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She needed a healthy kids' breakfast while working as Alinea's lawyer. Now her waffles are in Whole Foods.

Alison Bowen, Chicago Tribune on

Published in Variety Menu

CHICAGO — Emily Groden hadn’t thought about waffles in years.

But while pregnant with her first child, she heard a podcast that mentioned the business of frozen waffles. Suddenly, the last few years of her work and life experience, a mix of lawyering and food tinkering, coalesced into an entrepreneurial idea.

Based on advice from parents she knew, she expected she would need to reach for a frozen waffle on some future, hectic morning with a toddler. But having studied food law, she also wondered what went into the ubiquitous discs.

And so her journey began.

Groden is founder and CEO of Evergreen, a Chicago-based company that makes frozen waffles sold all over Chicagoland and the United States.

But the story begins when she was a kid.

“I was actually that 10-year-old kid who walked around telling people she wanted to be a corporate lawyer,” she said, “and had no idea what that meant.”

Her father was a lawyer and loved his job. Fast-forward to law school, then the sought-after career that began in 2015. Even then, she was making bread and other homemade recipes, but on the work side, things weren’t going as planned.

Within the first few months of lawyering, Groden realized, “I’m not super excited to jump out of bed in the morning and head to the office to do this work,” she said.

“I had a bit of an identity crisis,” she said. “And here I was, having told people for the last 20 years of my life that I was going to be a corporate lawyer.”

A pivot moment came one day when watching Netflix. The popular “Chef’s Table” show launched its second season with an episode about Alinea, one of the top restaurants in the world located right in her beloved Chicago.

It caught her interest. “I was just so blown away by the story, by the food. It’s beautiful and so creative,” she said.

She opened LinkedIn and found the email of Alinea co-owner Nick Kokonas, asking out of the blue if he needed a lawyer. The frank approach worked: She ended up as general counsel of The Alinea Group.

 

“For a lawyer who loves food, it was a dream job,” she said. “I was constantly star-struck walking around the office, seeing these chefs who were personal heroes of mine.”

Fast-forward a little more to late 2017. Groden was driving in the car, listening to a podcast. It was about how the frozen breakfast industry was stagnant. She wondered why.

At the same time, she was thinking a lot about becoming a parent. She knew she’d be a working parent, juggling busy mornings. Would frozen waffles be in her future?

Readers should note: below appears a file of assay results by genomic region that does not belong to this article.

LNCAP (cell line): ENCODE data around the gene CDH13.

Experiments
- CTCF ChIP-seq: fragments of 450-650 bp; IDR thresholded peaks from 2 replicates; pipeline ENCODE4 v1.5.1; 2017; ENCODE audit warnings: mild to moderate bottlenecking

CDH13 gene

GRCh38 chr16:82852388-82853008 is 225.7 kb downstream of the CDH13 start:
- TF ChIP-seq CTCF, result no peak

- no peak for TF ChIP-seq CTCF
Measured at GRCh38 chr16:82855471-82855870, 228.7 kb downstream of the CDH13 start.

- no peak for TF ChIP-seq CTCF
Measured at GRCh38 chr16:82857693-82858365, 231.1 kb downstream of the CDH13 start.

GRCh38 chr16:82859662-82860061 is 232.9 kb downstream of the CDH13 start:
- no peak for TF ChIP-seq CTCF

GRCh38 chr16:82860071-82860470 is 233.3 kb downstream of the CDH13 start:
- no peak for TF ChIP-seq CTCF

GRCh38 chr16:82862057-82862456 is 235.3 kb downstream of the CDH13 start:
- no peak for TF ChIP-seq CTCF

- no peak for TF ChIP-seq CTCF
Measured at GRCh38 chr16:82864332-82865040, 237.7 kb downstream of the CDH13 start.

“I knew as a working mom that I wasn’t going to be able to make her waffles from scratch every morning,” she said. “I started looking to see what was out there.”

She found many included preservatives or refined sugars; so she started looking in her pantry to see what she could make herself.

At the time, she was surrounded by entrepreneurial minds with the restaurant group, “questioning the status quo and trying to do things differently and better at all times,” Groden said.

“I think that mentality rubbed off on me more than I realized,” she said.

Her pantry tinkering became the backbone for Evergreen’s recipes, which include fruits, vegetables, nuts and spices, and unique concoctions like a zucchini-and-carrot waffle.

After feeling proud of an initial recipe, she walked over to Olivia’s Market in Bucktown, toting a toaster, maple syrup and paper plates. They agreed to sell them; eventually, she applied to Whole Foods and was accepted as a local seller. The waffles sold well enough to expand beyond the Midwest, and in Chicago they are also sold at Mariano’s and stores like Big Apple Finer Foods and Dom’s Kitchen and Market.

A year ago, Groden retired from law completely. She welcomed a second baby in May, and finds her waffle-making gig helps her spend time with her family, too.

It’s not what she thought she’d be doing, but, in retrospect, it all makes sense.

“The writing should have been on the wall a long, long time ago,” she said.

©2021 Chicago Tribune. Visit chicagotribune.com. Distributed by Tribune Content Agency, LLC.
 

 

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